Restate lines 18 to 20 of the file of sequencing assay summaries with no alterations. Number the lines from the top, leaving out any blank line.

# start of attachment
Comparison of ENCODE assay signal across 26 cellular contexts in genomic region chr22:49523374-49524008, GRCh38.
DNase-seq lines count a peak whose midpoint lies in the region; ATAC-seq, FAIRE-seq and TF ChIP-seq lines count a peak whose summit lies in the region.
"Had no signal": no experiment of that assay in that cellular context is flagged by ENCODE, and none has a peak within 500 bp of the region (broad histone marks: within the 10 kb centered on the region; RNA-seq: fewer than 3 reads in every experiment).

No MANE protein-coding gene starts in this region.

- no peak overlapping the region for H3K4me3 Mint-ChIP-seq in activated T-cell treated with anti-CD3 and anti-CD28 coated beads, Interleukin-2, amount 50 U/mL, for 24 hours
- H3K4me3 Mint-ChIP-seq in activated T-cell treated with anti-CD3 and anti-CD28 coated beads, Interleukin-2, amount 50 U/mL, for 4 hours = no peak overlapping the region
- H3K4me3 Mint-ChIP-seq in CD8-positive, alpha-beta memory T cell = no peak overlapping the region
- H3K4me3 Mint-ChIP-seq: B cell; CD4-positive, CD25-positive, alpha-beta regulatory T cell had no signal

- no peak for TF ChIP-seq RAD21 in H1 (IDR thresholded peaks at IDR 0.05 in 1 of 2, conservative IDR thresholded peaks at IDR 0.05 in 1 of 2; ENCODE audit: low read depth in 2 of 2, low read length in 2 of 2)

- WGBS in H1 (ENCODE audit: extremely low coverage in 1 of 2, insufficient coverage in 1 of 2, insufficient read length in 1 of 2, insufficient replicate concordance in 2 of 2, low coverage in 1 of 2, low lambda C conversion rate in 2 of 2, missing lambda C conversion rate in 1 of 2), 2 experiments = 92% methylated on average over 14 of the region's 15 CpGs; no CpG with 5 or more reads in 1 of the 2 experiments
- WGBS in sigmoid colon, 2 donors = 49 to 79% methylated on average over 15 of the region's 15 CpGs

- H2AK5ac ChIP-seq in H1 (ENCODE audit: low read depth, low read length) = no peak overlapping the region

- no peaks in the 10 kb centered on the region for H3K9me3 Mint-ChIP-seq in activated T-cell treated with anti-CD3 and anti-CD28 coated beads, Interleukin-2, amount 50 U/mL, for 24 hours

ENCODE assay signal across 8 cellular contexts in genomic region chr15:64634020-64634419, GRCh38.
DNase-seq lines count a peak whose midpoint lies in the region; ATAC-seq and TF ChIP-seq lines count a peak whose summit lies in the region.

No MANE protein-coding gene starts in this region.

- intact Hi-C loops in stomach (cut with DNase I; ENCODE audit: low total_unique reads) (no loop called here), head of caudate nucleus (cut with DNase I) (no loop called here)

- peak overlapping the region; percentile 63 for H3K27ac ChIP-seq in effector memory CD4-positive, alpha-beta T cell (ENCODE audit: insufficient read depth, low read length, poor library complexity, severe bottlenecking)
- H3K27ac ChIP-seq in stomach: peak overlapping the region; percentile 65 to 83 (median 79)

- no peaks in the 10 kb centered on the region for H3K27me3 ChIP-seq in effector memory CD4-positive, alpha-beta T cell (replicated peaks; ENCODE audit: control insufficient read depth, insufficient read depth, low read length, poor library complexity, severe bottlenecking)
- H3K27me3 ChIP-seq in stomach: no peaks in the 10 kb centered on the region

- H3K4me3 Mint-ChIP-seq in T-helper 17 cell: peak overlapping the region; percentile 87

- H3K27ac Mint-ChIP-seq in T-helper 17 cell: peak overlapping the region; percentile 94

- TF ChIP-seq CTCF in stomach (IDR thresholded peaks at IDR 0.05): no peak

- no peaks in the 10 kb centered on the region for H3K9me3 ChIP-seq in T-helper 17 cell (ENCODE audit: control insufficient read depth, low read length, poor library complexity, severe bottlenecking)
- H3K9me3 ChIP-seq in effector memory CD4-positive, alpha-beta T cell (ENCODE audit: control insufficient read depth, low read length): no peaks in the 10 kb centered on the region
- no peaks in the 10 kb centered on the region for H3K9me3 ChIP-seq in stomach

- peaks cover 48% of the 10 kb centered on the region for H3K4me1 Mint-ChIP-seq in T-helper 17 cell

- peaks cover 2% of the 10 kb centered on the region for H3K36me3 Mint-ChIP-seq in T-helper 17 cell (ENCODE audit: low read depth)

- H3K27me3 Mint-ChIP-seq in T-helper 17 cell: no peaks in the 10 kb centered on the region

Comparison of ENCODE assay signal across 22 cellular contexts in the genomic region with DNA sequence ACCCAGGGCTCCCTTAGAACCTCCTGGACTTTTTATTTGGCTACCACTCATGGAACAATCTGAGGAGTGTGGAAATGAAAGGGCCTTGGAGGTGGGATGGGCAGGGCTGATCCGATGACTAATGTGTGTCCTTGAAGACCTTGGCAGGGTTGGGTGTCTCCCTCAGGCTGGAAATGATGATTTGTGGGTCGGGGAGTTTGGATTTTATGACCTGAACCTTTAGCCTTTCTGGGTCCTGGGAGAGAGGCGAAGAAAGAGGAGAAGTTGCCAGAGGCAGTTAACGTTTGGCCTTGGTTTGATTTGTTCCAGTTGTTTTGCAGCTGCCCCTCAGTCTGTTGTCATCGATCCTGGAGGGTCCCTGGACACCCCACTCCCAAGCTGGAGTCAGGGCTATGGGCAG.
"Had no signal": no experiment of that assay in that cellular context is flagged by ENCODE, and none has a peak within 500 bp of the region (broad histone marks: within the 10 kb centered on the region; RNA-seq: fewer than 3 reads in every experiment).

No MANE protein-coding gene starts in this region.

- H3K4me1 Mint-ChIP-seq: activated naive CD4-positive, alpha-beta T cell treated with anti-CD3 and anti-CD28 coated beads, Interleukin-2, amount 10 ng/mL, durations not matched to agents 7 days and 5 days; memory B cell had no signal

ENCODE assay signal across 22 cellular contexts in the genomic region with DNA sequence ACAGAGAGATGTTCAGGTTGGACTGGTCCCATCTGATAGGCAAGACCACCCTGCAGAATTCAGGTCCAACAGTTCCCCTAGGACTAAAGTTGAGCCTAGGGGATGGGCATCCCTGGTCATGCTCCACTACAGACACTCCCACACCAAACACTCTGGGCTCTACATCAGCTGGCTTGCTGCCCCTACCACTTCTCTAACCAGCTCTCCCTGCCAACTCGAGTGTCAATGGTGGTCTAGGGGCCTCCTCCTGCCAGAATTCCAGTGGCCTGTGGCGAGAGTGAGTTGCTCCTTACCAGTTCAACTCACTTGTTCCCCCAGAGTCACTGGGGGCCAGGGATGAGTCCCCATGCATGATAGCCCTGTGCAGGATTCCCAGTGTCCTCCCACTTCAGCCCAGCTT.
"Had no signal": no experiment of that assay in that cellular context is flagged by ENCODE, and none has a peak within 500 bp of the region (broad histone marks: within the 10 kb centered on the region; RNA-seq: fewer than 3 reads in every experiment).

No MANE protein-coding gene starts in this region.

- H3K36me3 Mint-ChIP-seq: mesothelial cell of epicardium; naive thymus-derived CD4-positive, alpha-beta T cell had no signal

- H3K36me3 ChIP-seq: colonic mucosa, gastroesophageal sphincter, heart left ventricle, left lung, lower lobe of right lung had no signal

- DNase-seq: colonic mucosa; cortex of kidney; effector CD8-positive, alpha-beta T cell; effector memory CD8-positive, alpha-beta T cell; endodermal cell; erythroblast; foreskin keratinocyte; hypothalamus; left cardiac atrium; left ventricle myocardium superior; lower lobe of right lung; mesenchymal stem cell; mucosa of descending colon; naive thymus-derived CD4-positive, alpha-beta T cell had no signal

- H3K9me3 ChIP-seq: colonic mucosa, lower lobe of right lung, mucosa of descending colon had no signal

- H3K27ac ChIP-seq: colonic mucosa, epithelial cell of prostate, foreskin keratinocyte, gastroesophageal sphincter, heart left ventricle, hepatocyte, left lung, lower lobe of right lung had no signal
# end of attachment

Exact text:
- peak overlapping the region; percentile 63 for H3K27ac ChIP-seq in effector memory CD4-positive, alpha-beta T cell (ENCODE audit: insufficient read depth, low read length, poor library complexity, severe bottlenecking)
- H3K27ac ChIP-seq in stomach: peak overlapping the region; percentile 65 to 83 (median 79)

- no peaks in the 10 kb centered on the region for H3K27me3 ChIP-seq in effector memory CD4-positive, alpha-beta T cell (replicated peaks; ENCODE audit: control insufficient read depth, insufficient read depth, low read length, poor library complexity, severe bottlenecking)